While the U.S. Environmental Protection Agency (EPA) regulates public water systems, the responsibility for ensuring the safety and consistent supply of water from a private well belongs to the well owner-in this case me. I test my well water at least annually. An easy way to do this is to participate in the annual Virginia Tech Extension Virginia Household Water Quality Program
Last Friday the Household Water Quality Program emailed me my water analysis from the sample taken as part of their well water clinic. This is what I saw when I opened my attachment:
None of the chemicals or bacteriological indicators that they tested for were found to be in excess of the U.S. EPA safe drinking water recommended limits. All good. In addition to the 14 contaminants they normally report, their instrument that analyzes metals and elements returns data for 14 additional contaminants, many of which are rarely found in well water, that Virginia Tech screens for and provides a supplemental report to people only if found in levels higher than recommended for drinking water. None of those contaminants were found to be elevated in my water samples.
Last year they found trace levels of lead in the first draw sample from a bathroom sink at 0.005 mg/L gave me pause, it was a little higher the year before that at the same sink. The flush sample did not find any lead, it was “non detect,” ND. While this was all within the EPA safe drinking water limits, I do not believe that there is a safe level of lead.
The presence of lead in water that sits for several hours or overnight generally comes the pipes and fixtures and becomes a bigger problem the older the pipes and fixture become. Over time older pipes and fixtures corrode or simply wear away and the lead and other corrosion material (like rust) is carried to the drinking water. Time and water do cause corrosion, but this can be aggravated by the pH of the water or other changes in water chemistry. The amount of lead corroded from metal plumbing generally increases with water corrosiveness.
My water is neutral, I have plastic pipes in the house. It is possible to see traces of lead because there is lead and copper in the well equipment, pressure tank fittings and faucets. Until 2014 when the 2011 Reduction of Lead in Drinking Water Act went into effect, almost all drinking water fixtures were made from brass containing up to 8% lead, even if they were sold as "lead free." Homes built with PVC piping in the 2000's may have some lead in most of the faucets.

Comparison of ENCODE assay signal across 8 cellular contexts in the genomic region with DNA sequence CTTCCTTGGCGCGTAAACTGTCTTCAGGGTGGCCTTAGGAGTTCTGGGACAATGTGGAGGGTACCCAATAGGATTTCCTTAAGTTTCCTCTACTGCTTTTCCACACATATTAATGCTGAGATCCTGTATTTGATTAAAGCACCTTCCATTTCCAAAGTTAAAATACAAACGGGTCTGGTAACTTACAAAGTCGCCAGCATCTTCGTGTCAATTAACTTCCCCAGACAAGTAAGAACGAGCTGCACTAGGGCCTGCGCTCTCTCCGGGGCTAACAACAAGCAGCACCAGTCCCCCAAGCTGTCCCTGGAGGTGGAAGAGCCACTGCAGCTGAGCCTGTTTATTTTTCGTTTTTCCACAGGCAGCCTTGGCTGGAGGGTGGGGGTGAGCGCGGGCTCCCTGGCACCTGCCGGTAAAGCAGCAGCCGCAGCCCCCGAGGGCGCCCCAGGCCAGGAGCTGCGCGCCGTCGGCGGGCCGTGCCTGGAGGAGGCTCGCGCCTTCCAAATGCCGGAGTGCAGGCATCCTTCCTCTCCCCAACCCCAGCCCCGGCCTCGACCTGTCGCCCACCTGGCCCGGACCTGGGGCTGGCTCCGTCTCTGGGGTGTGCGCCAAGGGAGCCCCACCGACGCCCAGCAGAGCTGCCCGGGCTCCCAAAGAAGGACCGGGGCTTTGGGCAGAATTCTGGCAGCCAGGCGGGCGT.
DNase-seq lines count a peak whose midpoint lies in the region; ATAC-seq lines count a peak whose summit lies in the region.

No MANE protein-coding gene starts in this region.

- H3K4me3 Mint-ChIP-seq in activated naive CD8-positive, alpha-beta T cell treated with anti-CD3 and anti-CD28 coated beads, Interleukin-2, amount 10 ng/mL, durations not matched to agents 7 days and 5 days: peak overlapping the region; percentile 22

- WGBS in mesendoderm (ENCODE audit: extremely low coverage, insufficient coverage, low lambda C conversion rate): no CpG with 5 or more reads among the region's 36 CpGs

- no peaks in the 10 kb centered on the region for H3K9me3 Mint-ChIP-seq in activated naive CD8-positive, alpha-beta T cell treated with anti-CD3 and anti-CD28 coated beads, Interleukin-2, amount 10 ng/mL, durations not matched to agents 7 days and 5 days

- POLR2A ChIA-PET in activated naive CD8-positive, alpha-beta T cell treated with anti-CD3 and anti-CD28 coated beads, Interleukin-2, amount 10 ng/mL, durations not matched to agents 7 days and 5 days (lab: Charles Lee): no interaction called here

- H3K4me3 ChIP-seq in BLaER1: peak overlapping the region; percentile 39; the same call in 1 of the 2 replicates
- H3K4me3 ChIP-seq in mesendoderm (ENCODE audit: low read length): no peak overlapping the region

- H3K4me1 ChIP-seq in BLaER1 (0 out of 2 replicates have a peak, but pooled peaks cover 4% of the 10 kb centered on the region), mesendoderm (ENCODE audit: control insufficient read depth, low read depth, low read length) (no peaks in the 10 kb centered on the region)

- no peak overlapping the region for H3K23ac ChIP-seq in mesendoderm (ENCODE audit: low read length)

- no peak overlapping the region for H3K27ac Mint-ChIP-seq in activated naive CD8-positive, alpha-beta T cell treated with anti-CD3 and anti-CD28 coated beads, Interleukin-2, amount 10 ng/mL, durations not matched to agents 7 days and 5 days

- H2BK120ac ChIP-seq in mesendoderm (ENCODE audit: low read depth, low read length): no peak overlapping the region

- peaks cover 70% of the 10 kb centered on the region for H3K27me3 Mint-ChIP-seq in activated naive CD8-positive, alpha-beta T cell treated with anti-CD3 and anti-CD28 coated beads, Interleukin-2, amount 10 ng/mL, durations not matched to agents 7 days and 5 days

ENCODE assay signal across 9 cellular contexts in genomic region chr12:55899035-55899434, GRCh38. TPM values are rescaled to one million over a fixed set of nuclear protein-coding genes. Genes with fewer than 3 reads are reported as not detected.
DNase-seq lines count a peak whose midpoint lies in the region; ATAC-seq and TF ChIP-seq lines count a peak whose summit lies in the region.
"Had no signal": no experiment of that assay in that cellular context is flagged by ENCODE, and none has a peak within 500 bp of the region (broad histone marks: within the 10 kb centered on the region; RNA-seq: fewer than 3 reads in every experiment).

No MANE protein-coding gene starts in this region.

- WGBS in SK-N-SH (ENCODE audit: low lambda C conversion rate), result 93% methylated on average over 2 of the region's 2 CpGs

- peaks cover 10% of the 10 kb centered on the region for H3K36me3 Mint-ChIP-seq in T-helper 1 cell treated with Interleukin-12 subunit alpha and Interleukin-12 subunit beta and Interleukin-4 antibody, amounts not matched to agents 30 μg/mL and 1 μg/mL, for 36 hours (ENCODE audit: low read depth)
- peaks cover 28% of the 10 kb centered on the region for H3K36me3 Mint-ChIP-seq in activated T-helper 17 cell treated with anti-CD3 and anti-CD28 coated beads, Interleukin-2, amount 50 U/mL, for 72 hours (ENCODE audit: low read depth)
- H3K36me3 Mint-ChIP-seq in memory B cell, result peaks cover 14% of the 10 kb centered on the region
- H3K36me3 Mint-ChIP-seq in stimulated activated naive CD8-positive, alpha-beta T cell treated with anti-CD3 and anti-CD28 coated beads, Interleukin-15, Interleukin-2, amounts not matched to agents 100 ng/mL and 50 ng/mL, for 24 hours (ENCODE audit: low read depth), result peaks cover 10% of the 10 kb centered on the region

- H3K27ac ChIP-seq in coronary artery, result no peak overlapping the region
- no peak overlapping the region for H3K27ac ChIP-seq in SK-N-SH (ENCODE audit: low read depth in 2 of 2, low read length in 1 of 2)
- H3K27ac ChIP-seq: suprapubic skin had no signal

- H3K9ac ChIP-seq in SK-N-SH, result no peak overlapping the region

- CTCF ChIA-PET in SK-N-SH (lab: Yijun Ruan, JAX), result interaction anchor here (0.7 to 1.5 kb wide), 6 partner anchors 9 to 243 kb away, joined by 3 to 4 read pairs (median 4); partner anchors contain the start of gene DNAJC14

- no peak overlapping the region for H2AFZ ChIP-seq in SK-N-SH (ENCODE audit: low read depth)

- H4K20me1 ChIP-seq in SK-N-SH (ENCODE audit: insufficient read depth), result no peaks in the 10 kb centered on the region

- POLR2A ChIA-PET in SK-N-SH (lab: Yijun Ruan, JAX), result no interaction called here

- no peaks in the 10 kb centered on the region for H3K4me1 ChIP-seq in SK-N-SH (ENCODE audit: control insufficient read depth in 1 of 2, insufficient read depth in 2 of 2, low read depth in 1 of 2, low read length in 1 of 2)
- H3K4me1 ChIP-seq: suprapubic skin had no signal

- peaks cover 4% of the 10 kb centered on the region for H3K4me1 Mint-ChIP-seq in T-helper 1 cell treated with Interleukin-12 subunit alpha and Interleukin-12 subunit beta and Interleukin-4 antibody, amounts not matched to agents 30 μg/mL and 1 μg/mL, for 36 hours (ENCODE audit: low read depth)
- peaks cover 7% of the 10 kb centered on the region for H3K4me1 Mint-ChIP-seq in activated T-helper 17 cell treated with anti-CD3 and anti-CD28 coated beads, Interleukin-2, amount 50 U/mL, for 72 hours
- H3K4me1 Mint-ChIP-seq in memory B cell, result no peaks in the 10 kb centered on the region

Also, before 2014 Prime Western grade “lead free” galvanized steel zinc coating was required to contain between 0.5%-1.4% lead. After 2014, “lead free” galvanized steel must have less than 0.25% lead in the surface coatings. My galvanized steel well casing was installed in 2004. Over time, even under neutral condition, any lead used in coatings can be released to the water and pumped to the household tap or accumulate in scale layers on the pipe surface or well bottom where scale can accumulate and be released or picked up and pumped with the water.
Since 2018 I have been replacing all the faucets in the house, starting with the ones we use for cooking or drinking. There is little I can do about the galvanized steel casing on the well at this point. The brass fittings on pressure tanks and pitless adaptors are now available with less then 0.25% lead and were replaced in 2020. Last year’s results suggested to me that the faucet might be the source- so it got replaced and this year we did not detect lead. Problem solved.
I test my drinking water every year to make sure it is safe to drink. When we bought our home I tested the well for all the primary and secondary contaminants in the Safe Drinking Water Act as well as a suite of metals and pesticides using a certified laboratory. I wanted a comprehensive baseline. Still, I did not test for everything, nobody could afford to (I think there are 80,000 or more known chemicals). At the time I did not test for PFAS it was not part of the Safe Drinking Water Act and the tests available at the time were much less sensitive than is available today.
I test the well to make sure that the well was drawing from a groundwater aquifer that was not contaminated. While you can treat, you cannot really "fix" groundwater. In addition, I wanted a well that was fine without any need for water treatment to address naturally occurring contaminants. Initially, I tested for Bacteria (Total Coliform and E-Coli), 19 heavy metals and minerals including lead, iron, arsenic and copper (many which are naturally occurring, but can impact health); 6 other inorganic compounds including nitrates and nitrites (can indicate fertilizer residue or animal waste this was once a cattle operation); 5 physical factors including pH, hardness, TDS, alkalinity; 4 Trihalomethanes (THMs) and 47 Volatile Organic Chemicals (VOCs) including Benzene, Methyl Tert-Butyl Ether (MTBE) and Trichloroethene (TCE). Organochlorine pesticides, herbicides and PCBs. Finally, I tasted the water.
I do not have any treatment equipment in the house, so I was able to do only one set of water tests. When you test your well, always test the raw water so that you know what you are buying, and test the water after any treatment to make sure the treatment equipment is working properly. What you can live with in terms of water treatment equipment is really a personal decision. I preferred to have water that did not need of any treatment and was a little hard because I like the taste of hard water. When the test is more widely available, I will be testing for PFAS. For now, though, a good sign is that Prince William Service Authority did not find any PFAS in their Evergreen water system which like my home draws from groundwater wells in the Culpeper basin. That is not a guarantee given the distance to their well heads from my house, its all I’ve got right now. There is always something to look for.
Post a Comment